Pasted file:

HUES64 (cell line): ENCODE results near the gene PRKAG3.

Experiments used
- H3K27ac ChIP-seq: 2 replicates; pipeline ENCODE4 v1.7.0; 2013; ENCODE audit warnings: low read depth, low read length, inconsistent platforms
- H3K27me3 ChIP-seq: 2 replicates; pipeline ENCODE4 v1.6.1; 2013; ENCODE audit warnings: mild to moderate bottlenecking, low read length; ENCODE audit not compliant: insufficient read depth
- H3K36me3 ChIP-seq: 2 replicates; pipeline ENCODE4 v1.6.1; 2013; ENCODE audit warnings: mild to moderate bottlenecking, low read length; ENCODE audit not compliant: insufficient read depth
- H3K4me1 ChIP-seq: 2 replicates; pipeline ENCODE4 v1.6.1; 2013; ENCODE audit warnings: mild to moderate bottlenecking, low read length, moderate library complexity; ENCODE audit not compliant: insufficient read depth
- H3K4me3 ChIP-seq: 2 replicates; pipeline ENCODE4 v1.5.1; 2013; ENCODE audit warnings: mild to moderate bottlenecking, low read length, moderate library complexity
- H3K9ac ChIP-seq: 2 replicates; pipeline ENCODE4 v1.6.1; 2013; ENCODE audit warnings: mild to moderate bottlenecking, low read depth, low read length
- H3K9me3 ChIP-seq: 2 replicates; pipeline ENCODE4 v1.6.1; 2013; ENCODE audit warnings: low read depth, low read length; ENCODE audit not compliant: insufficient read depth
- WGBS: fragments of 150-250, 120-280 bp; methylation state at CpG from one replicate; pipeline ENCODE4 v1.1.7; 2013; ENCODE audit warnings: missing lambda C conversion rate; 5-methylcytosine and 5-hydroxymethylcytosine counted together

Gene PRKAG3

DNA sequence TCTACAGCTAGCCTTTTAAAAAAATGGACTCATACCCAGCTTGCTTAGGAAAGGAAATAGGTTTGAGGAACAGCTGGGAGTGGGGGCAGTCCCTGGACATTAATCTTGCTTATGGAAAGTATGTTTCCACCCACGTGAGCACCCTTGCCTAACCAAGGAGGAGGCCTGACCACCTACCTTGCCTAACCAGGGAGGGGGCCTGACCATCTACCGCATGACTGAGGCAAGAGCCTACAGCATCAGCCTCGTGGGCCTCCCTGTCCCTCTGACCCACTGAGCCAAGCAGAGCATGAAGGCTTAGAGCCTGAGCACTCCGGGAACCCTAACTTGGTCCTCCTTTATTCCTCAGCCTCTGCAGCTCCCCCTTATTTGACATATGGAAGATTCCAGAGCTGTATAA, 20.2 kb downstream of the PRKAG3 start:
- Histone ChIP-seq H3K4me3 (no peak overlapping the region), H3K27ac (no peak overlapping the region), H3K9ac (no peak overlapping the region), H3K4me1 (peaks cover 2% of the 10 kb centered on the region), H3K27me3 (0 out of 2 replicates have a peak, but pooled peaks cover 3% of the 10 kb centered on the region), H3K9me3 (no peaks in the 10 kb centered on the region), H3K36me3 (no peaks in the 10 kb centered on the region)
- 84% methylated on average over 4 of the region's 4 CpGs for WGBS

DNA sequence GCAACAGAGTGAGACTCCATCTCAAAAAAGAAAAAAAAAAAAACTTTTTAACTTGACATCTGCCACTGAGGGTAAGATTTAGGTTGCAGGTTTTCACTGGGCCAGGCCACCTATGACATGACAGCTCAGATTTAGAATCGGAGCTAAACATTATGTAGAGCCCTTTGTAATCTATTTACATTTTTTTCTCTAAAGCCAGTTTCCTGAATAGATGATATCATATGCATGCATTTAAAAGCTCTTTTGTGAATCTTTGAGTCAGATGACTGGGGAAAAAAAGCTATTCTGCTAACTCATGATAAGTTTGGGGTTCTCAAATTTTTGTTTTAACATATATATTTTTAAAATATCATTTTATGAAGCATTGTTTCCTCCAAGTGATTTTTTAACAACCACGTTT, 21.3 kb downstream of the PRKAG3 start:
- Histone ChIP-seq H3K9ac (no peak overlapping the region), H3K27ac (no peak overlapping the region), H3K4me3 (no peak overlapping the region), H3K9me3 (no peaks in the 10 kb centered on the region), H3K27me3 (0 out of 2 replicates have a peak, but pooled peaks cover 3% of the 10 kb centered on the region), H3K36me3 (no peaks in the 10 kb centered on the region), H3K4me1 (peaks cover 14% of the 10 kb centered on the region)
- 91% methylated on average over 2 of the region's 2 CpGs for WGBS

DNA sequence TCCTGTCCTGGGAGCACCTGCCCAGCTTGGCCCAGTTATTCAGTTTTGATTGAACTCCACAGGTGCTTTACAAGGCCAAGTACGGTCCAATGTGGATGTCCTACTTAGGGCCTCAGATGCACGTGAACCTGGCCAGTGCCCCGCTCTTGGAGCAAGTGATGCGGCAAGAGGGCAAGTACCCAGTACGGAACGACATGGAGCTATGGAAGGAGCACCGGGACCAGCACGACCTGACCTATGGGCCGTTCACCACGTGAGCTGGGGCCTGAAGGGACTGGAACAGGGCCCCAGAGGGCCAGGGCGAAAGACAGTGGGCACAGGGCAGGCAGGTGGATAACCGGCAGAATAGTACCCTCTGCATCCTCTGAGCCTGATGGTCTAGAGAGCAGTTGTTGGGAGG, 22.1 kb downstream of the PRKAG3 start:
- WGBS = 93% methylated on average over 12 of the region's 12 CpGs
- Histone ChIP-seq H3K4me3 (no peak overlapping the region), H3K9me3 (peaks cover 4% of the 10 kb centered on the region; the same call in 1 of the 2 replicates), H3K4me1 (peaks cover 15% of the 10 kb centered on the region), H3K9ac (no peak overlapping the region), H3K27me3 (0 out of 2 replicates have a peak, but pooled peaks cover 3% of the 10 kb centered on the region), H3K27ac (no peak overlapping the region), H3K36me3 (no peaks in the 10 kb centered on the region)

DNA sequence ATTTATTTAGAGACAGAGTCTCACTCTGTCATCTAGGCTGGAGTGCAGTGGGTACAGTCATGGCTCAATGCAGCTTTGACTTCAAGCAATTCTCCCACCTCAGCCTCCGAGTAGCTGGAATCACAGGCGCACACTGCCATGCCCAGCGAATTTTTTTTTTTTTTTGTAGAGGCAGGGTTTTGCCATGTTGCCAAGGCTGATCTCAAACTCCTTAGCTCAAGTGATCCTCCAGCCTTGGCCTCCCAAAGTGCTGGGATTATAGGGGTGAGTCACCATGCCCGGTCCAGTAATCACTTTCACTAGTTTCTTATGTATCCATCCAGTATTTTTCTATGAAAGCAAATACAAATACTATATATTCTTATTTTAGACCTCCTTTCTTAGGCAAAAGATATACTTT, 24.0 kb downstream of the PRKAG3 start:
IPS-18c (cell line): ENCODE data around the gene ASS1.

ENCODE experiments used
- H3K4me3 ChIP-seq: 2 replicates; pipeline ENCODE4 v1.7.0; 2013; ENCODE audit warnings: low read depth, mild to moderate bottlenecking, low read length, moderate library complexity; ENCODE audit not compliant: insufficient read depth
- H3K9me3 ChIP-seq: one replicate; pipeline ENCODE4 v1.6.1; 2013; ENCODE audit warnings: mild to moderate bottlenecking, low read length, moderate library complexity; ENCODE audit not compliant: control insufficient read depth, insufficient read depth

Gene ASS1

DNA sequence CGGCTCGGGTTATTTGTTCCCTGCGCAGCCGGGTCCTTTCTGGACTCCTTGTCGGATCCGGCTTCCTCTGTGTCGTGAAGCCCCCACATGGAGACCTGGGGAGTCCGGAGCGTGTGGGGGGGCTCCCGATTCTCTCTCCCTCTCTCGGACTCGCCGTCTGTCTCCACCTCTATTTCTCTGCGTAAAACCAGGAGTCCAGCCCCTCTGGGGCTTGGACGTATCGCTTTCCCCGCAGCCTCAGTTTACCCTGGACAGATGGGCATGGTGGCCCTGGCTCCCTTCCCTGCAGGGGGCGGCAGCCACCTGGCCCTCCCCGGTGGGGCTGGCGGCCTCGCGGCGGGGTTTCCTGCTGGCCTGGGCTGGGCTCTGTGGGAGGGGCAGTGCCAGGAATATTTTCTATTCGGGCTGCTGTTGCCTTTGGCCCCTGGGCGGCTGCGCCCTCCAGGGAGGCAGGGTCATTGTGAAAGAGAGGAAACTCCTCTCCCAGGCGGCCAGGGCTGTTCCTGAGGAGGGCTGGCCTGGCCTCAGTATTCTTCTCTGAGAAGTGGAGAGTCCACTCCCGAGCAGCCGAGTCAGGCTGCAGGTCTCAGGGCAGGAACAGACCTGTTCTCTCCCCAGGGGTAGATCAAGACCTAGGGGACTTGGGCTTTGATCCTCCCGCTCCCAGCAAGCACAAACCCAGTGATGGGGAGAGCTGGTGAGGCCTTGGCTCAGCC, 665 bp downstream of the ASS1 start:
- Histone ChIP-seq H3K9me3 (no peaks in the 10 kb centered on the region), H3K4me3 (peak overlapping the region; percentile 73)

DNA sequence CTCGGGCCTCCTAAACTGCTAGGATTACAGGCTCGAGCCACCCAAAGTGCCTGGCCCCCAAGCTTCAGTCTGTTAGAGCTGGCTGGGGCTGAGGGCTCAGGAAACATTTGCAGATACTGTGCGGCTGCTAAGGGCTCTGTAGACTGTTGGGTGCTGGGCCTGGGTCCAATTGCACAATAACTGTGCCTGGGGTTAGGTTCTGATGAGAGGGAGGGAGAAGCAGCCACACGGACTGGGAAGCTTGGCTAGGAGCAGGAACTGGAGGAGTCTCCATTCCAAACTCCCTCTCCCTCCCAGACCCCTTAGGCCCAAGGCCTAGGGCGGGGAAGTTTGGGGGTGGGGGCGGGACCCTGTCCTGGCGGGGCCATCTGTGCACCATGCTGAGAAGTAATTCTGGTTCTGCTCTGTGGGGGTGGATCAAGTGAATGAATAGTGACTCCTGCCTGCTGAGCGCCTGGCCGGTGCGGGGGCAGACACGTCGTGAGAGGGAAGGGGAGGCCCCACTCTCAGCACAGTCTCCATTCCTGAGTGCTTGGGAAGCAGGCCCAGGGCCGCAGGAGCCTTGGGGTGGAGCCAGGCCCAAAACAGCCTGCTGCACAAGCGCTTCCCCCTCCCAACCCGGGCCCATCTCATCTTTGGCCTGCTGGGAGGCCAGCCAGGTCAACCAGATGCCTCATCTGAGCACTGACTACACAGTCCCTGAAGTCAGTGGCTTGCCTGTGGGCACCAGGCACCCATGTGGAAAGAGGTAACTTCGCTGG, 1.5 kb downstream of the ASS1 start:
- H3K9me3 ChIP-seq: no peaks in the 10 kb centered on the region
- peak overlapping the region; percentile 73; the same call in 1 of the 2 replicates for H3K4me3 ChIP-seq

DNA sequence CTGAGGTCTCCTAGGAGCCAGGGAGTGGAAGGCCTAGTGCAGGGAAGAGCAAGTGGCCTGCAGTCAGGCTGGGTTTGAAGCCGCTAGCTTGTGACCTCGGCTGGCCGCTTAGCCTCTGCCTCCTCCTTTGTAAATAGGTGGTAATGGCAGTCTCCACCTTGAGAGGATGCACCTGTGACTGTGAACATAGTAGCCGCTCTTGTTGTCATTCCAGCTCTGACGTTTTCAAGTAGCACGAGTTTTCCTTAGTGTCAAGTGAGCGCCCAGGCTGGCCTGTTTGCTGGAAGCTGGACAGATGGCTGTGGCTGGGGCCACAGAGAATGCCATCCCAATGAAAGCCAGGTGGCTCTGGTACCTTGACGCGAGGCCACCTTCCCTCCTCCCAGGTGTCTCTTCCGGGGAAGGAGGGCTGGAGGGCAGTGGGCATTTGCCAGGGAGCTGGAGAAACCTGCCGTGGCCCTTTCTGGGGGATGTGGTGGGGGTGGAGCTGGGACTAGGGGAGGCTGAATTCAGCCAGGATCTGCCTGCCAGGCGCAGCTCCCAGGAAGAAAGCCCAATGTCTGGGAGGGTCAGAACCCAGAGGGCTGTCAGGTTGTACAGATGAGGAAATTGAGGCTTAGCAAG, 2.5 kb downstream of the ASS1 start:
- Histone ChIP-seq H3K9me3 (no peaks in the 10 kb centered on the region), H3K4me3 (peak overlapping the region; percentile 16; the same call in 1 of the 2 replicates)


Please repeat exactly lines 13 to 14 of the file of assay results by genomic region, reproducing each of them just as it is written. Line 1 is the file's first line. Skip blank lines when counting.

- Histone ChIP-seq H3K4me3 (no peak overlapping the region), H3K27ac (no peak overlapping the region), H3K9ac (no peak overlapping the region), H3K4me1 (peaks cover 2% of the 10 kb centered on the region), H3K27me3 (0 out of 2 replicates have a peak, but pooled peaks cover 3% of the 10 kb centered on the region), H3K9me3 (no peaks in the 10 kb centered on the region), H3K36me3 (no peaks in the 10 kb centered on the region)
- 84% methylated on average over 4 of the region's 4 CpGs for WGBS